Education and Behavioral Sciences
Postdoc - Department of Psychiatry, Brain Imaging Center, University of Colorado at Denver Health Sciences
Ph.D. - Harvard University
M.A. - Harvard University
B.A. - University of Massachusetts at Amherst
In 2004, I received my Ph.D. from Harvard University. Following graduate school, I moved to Denver, Colorado for a postdoctoral training fellowship in a brain-imaging center within the Department of Psychiatry, at the University of Colorado at Denver Health Sciences. My postdoctoral research involved the exploration of neural mechanisms associated with the development of autism. My research on autism has been featured in both mainstream and scientific media including the Journal of the American Medical Association, Nature Online, BBC News, New Scientist, and Brain Works.
In 2006, I joined the University of Northern Colorado and received tenure in 2013. Currently I am involved in a longitudinal study examining the impact of child maltreatment on students’ adaptation to the college environment. My collaborator, Dr. Marilyn Welsh, and I hope our research informs targeted interventions that support students with a developmental history involving psychological trauma. Our research has been featured in the Greeley Tribune.
Since joining UNC, I’ve taught many different courses across developmental and cognitive psychology including: Cognition, Social Cognitive Neuroscience, Child and Adolescent Development, and the Psychology of Autism. Both as an instructor and a researcher, I am strongly committed to the cognitive neuroscience approach that emphasizes the interdisciplinary study of psychological phenomena across multiple levels of analysis.
Across the past few years, I’ve been working, in collaboration with Dr. Marilyn Welsh and several students, to explore the impact of childhood maltreatment on students’ adaptation to college. The research literature makes clear that students with a developmental history involving psychological trauma are at increased risk for poor college outcomes including drop out. At the same time, many students with such a difficulty developmental history show resilience. Our central goal is to understand what cognitive and emotional factors contribute to individual outcomes given a maltreatment history. Can we identify aspects of an individual’s current psychological being that predict whether he or she will be relatively more vulnerable (or resilient) given a history involving psychological trauma? We believe such a refined understanding may inform targeted interventions.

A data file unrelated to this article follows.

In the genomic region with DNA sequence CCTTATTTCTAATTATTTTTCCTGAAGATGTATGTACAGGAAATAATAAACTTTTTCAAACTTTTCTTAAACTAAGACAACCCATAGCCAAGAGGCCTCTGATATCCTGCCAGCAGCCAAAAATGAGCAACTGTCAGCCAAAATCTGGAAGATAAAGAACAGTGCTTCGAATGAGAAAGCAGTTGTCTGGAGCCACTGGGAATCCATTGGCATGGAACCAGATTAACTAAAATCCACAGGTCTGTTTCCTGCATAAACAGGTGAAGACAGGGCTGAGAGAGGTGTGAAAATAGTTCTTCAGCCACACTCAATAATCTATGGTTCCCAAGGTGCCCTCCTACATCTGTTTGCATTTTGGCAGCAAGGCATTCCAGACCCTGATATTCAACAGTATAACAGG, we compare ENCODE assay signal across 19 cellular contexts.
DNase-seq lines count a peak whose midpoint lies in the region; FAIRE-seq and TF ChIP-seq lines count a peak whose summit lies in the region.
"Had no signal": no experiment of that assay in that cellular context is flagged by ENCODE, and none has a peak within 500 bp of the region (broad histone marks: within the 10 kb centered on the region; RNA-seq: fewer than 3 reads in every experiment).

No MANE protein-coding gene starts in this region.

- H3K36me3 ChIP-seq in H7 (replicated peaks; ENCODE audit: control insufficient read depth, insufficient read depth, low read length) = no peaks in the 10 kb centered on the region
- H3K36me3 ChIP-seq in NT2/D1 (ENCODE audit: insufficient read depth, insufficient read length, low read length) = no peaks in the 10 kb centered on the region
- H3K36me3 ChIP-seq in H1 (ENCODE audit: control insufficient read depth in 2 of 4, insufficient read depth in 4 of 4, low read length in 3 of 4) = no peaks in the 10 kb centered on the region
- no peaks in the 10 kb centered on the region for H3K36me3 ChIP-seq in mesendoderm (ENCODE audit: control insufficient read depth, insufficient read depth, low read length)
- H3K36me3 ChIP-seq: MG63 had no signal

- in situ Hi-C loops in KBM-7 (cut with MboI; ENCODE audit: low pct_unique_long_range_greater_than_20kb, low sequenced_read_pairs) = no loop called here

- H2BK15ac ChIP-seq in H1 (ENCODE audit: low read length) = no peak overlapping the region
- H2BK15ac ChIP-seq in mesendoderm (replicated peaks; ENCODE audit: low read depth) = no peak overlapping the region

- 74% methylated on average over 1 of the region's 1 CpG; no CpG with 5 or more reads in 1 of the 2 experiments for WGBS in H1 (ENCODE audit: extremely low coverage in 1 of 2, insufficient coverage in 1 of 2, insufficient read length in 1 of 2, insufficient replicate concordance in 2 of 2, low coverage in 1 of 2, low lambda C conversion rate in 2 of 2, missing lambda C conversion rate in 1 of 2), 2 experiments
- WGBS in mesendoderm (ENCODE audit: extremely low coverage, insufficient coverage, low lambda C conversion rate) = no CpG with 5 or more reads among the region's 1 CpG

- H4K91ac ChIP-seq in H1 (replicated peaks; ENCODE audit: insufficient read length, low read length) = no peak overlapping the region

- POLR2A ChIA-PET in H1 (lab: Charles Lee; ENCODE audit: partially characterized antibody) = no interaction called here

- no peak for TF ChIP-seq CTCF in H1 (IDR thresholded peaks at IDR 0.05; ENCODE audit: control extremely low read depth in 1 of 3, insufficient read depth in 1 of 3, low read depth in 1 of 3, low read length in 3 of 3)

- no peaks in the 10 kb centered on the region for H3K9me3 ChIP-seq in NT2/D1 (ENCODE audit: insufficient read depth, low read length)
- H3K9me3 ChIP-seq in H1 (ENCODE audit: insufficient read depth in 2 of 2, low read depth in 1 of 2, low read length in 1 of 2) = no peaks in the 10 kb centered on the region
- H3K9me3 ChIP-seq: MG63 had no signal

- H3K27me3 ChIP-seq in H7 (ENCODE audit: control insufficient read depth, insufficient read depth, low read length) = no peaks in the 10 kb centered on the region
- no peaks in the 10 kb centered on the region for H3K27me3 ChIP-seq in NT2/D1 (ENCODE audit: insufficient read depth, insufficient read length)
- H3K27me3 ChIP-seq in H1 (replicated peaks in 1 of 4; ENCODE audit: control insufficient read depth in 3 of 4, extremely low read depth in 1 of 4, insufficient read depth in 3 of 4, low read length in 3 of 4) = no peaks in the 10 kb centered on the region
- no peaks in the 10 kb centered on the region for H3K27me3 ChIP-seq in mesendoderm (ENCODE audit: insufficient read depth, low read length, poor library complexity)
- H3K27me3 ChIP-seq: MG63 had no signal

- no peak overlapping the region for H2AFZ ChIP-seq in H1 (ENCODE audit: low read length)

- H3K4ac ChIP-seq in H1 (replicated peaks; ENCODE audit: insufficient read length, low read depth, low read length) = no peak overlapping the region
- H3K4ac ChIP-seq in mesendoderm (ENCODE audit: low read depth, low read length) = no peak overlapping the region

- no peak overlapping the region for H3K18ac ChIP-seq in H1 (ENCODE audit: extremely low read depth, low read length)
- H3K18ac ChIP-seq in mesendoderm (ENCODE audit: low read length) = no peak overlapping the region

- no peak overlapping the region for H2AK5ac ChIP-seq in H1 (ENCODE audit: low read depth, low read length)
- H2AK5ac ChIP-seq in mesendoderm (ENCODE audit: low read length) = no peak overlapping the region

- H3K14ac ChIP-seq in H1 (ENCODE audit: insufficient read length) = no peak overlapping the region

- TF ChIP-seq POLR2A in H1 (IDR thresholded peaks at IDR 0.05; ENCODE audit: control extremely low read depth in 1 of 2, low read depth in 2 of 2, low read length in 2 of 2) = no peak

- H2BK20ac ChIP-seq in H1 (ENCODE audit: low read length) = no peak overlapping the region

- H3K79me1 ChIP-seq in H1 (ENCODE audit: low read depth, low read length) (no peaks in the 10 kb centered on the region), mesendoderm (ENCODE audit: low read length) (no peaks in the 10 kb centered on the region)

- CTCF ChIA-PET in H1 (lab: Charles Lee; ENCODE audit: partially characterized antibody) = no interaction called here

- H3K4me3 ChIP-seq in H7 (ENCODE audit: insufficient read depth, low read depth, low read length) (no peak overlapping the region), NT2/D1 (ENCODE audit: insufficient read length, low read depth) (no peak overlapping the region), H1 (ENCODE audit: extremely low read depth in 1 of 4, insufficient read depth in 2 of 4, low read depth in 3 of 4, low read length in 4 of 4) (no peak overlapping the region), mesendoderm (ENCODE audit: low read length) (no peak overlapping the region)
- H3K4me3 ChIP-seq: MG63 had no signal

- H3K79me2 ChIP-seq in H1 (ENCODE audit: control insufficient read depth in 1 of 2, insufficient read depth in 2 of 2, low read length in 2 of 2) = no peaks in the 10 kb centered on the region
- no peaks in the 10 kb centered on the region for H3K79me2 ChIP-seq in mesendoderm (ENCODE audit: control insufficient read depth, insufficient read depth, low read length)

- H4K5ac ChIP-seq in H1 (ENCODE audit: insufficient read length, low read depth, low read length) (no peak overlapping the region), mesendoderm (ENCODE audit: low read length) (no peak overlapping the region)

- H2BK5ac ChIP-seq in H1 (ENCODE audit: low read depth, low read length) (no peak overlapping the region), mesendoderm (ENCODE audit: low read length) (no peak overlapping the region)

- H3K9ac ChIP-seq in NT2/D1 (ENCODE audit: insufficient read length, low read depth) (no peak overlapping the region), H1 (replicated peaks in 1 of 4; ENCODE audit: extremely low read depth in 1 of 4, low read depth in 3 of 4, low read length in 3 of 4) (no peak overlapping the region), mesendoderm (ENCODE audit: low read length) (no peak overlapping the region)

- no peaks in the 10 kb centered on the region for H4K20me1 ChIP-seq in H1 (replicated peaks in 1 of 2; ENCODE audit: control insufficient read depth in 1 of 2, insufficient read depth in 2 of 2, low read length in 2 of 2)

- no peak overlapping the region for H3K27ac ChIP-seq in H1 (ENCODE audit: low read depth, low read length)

Our research program involves a longitudinal investigation. First, in an initial lab visit, we recruit participant groups (students with a maltreatment history and students with no such history) and obtain permission to follow their academic progress (e.g., GPA, years to graduate, satisfaction with college, etc.) across their time at UNC. Second, across subsequent lab visits, we invite these students back in order to measure current psychological functioning. Below is a sampling of psychological variables that we are currently exploring:
Our research is supported by the Avielle Foundation (dedicated to the public health goal of violence prevention) and by an internal Provost grant from UNC.
Welsh, M.C., Peterson, E., Jameson, M.M. (2017). History of childhood maltreatment and college academic outcomes: Indirect effects of hot executive function. Frontiers in Psychology.
Peterson, E., & Peterson, R.L. (2015). Understanding deception from a developmental perspective. In M. Kirkwood (Ed.) Validity Testing in the Assessment of Children and Adolescents. New York: Guilford Press.
Peterson, E. & Welsh, M. (2014). The development of hot and cool executive functions: Are we getting warmer? In S. Goldstein and J.A. Naglieri (Eds.), Handbook on Executive Functioning, (pp. 45 – 65). New York: Springer.
Peterson, E., & Welsh, M.C. (2014). Formative versus reflective measurement in executive functions: A critique of Willoughby et al. Measurement: Interdisciplinary Research & Perspectives.
Baker, C., Peterson, E., Pulos, S., & Kirkland, R. (2014). A meta-analysis examining the relationship between IQ and the Eyes Test performance. Intelligence, 44, 78 – 92.
Peterson, E., & Peterson, R.L. (2014). The development of global and local processing: A comparison of children to adults. Journal of Cognition and Development, 15(3), 506 – 519.
Welsh, M., & Peterson, E. (2014). Issues in the Conceptualization and assessment of hot executive functions in childhood. Journal of the International Neuropsychological Society, 20(2), 152 – 156.
Gadgil, Milind, Peterson, E., Tregellas, J., Hepburn, S., & Rojas, D. (2013). Differences in global and local level information processing in autism: An fMRI investigation. Psychiatry Research: Neuroimaging, 115 – 121.
Kirkland, R., Peterson, E., Baker, C., Miller, S., & Pulos, S. (2013). Meta-analysis reveals female superiority in the “Reading the Mind in the Eyes Test.” North American Journal of Psychology, 15(1), 121 – 146.
Peterson, E., & Miller, S.M. (2012). The Eyes Test as a measure of individual differences: How much of the variance reflects Verbal IQ rather than social cognition? Frontiers in Psychology, 1 – 6.
Peterson, R.L., Peterson, E., & Kirkwood, M.W. (2011). An essential neuroanatomy reference: Thoroughly updated but not exactly revised (Book Review). The Clinical Neuropsychologist, 25(3), 496 – 498.